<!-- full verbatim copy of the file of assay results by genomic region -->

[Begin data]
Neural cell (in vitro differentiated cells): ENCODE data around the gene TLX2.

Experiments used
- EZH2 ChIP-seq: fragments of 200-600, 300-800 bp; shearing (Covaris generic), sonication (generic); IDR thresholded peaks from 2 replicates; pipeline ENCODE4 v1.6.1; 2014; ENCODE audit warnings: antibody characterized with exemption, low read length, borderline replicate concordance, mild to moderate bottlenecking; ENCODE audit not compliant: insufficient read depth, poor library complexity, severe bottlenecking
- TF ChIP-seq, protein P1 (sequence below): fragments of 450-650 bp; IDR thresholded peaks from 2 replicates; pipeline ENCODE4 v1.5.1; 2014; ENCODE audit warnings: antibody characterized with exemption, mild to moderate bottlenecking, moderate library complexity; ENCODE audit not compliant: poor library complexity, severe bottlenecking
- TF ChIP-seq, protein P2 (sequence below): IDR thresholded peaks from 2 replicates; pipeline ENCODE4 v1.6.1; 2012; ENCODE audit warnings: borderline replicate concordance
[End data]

Neural cell (in vitro differentiated cells): ENCODE data around the gene TLX2.

Experiments used
- EZH2 ChIP-seq: fragments of 200-600, 300-800 bp; shearing (Covaris generic), sonication (generic); IDR thresholded peaks from 2 replicates; pipeline ENCODE4 v1.6.1; 2014; ENCODE audit warnings: antibody characterized with exemption, low read length, borderline replicate concordance, mild to moderate bottlenecking; ENCODE audit not compliant: insufficient read depth, poor library complexity, severe bottlenecking
- TF ChIP-seq, protein P1 (sequence below): fragments of 450-650 bp; IDR thresholded peaks from 2 replicates; pipeline ENCODE4 v1.5.1; 2014; ENCODE audit warnings: antibody characterized with exemption, mild to moderate bottlenecking, moderate library complexity; ENCODE audit not compliant: poor library complexity, severe bottlenecking
- TF ChIP-seq, protein P2 (sequence below): IDR thresholded peaks from 2 replicates; pipeline ENCODE4 v1.6.1; 2012; ENCODE audit warnings: borderline replicate concordance